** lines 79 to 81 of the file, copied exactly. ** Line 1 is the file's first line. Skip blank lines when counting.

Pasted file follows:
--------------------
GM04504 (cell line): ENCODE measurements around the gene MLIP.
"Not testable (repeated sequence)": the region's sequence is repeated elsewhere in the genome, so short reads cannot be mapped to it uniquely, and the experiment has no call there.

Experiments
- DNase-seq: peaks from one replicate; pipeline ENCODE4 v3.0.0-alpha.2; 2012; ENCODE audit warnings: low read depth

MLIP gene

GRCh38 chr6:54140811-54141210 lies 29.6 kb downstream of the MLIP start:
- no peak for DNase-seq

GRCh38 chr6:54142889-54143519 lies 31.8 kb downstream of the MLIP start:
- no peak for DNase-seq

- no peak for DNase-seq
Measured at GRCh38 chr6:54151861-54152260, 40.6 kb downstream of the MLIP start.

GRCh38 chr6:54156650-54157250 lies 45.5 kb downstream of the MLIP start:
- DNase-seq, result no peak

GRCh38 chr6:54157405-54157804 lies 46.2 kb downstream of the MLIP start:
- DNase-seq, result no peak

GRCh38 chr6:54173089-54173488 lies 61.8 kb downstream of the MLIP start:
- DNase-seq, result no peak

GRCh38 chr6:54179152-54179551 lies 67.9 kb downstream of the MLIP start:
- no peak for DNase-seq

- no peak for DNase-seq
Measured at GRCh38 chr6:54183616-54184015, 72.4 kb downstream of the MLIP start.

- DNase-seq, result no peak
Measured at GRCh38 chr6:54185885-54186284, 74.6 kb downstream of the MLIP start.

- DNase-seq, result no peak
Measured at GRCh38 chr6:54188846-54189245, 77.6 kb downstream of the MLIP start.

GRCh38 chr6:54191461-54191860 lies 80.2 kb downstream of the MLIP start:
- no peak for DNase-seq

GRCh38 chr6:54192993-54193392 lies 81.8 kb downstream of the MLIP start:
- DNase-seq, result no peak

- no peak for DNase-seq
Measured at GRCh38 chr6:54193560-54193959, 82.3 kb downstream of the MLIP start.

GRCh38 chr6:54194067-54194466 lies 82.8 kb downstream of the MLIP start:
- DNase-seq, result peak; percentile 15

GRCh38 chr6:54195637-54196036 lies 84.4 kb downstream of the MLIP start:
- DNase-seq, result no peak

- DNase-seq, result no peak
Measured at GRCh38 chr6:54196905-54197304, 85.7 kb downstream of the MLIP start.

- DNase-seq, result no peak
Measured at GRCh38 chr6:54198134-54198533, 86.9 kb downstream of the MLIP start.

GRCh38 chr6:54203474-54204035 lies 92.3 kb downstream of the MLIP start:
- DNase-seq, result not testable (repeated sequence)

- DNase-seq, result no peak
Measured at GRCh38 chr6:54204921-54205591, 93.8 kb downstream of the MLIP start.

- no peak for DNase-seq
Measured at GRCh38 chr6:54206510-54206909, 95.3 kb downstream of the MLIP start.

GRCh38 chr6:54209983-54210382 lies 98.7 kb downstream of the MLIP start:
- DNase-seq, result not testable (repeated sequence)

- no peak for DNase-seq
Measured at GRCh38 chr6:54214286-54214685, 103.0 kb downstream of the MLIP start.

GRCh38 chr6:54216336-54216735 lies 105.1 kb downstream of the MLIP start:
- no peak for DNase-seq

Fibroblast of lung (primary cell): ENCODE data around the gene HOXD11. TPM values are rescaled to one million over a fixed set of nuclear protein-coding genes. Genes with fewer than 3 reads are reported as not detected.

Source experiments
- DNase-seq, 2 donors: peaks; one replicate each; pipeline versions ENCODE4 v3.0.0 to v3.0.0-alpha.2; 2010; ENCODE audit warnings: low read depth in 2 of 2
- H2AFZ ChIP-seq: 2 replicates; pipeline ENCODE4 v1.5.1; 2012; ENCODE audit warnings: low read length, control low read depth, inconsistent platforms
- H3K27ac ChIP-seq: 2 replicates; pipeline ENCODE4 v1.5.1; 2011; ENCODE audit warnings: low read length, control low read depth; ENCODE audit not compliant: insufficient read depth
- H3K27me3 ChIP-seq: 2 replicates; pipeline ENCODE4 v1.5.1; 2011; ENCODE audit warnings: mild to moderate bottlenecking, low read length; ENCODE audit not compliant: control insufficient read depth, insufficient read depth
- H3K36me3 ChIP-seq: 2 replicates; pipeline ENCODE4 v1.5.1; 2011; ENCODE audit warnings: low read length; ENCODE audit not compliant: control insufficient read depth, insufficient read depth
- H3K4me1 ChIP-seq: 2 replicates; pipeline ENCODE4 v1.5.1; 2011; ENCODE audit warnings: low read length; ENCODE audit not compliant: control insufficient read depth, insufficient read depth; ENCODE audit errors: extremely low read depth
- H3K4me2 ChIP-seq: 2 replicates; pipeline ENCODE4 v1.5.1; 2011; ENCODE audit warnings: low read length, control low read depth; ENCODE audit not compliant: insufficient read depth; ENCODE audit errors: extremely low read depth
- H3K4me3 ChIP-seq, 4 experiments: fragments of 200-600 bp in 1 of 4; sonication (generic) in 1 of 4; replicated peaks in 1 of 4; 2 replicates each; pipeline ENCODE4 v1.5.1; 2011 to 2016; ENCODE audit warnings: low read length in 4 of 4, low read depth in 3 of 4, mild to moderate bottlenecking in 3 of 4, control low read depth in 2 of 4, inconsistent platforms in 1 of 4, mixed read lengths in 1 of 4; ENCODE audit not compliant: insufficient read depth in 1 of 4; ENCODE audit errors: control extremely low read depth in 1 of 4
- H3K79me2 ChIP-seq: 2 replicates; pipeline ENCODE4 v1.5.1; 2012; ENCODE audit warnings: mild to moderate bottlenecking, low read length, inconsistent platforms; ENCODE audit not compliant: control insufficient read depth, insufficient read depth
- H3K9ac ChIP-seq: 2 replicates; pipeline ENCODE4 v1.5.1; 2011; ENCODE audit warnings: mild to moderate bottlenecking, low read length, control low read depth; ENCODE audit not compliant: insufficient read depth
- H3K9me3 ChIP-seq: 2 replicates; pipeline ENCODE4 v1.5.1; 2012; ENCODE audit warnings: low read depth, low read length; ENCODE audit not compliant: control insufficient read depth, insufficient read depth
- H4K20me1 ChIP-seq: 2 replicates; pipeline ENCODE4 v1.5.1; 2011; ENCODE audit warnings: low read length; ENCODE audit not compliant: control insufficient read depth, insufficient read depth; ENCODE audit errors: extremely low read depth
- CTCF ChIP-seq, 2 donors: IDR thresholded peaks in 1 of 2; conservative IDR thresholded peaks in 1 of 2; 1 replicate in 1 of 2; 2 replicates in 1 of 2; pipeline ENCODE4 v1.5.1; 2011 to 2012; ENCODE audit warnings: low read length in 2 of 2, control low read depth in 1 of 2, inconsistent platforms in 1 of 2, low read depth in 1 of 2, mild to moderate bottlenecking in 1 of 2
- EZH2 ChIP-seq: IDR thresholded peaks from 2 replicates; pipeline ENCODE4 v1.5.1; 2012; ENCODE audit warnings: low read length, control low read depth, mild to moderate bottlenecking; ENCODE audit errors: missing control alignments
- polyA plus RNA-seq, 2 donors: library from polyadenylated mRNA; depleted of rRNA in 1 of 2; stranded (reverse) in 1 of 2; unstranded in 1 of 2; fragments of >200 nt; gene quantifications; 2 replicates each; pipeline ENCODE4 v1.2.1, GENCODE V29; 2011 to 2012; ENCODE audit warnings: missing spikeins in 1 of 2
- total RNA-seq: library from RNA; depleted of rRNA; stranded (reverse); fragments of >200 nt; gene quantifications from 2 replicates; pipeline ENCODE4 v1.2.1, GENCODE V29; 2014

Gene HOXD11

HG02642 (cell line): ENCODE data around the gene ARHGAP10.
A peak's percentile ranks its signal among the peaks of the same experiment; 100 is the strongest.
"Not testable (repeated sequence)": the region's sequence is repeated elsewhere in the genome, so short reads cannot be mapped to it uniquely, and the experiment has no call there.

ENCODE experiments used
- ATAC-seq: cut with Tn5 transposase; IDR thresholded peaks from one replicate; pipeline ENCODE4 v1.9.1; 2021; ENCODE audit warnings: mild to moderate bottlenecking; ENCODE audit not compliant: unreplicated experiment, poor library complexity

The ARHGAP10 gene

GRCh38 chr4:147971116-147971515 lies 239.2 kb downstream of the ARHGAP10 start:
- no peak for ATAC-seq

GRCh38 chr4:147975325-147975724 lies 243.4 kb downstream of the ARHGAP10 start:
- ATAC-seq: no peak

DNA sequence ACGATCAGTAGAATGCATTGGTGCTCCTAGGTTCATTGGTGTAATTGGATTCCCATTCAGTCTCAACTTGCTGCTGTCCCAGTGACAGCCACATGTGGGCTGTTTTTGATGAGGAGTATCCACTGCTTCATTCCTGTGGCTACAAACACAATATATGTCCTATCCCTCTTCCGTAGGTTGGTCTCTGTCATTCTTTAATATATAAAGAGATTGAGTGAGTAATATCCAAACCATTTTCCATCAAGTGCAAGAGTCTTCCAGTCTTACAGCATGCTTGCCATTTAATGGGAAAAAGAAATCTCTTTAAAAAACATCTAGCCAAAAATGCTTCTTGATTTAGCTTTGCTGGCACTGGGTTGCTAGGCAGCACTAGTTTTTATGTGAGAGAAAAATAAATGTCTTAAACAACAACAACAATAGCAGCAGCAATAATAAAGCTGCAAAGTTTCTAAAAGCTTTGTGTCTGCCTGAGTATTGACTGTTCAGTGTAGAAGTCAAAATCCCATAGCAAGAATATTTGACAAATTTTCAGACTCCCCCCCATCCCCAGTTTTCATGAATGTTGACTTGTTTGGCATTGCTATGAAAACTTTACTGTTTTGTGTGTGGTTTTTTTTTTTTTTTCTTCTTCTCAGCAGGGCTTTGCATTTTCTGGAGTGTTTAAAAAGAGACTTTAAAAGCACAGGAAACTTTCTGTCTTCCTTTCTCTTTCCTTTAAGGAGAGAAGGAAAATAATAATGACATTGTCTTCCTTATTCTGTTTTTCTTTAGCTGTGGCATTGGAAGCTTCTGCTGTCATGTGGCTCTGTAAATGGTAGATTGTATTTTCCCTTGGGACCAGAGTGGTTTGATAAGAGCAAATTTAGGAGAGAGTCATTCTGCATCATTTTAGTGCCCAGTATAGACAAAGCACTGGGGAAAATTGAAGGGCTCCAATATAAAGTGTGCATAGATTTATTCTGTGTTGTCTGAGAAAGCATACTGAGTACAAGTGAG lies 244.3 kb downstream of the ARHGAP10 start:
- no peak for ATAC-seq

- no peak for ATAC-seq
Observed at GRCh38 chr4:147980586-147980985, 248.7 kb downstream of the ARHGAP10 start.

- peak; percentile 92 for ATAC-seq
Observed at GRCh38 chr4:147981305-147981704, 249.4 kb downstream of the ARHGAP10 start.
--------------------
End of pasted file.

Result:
GRCh38 chr4:147975325-147975724 lies 243.4 kb downstream of the ARHGAP10 start:
- ATAC-seq: no peak

DNA sequence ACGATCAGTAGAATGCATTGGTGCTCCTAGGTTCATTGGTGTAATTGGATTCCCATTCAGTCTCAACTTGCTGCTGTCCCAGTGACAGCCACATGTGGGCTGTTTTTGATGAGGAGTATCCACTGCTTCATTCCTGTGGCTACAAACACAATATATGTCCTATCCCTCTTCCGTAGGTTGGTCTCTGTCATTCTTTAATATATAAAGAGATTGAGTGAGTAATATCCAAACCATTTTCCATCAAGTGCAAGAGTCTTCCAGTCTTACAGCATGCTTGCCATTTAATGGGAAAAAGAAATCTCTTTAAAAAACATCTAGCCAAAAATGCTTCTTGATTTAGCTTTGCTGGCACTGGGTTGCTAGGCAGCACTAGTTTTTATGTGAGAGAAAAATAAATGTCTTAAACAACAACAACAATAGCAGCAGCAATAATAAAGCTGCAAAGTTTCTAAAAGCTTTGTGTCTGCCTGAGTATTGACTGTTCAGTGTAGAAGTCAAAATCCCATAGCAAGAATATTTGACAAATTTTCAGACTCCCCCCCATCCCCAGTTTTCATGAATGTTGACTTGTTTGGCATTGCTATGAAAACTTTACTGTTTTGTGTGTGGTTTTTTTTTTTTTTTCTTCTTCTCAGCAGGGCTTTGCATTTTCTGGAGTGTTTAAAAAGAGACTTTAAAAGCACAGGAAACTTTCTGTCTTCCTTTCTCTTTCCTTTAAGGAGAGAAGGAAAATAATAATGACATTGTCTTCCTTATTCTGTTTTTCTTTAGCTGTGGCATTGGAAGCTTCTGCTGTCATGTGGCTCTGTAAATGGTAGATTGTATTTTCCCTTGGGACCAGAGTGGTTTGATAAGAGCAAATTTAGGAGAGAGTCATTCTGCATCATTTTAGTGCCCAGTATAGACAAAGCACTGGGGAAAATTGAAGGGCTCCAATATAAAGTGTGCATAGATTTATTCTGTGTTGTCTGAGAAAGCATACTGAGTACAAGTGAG lies 244.3 kb downstream of the ARHGAP10 start: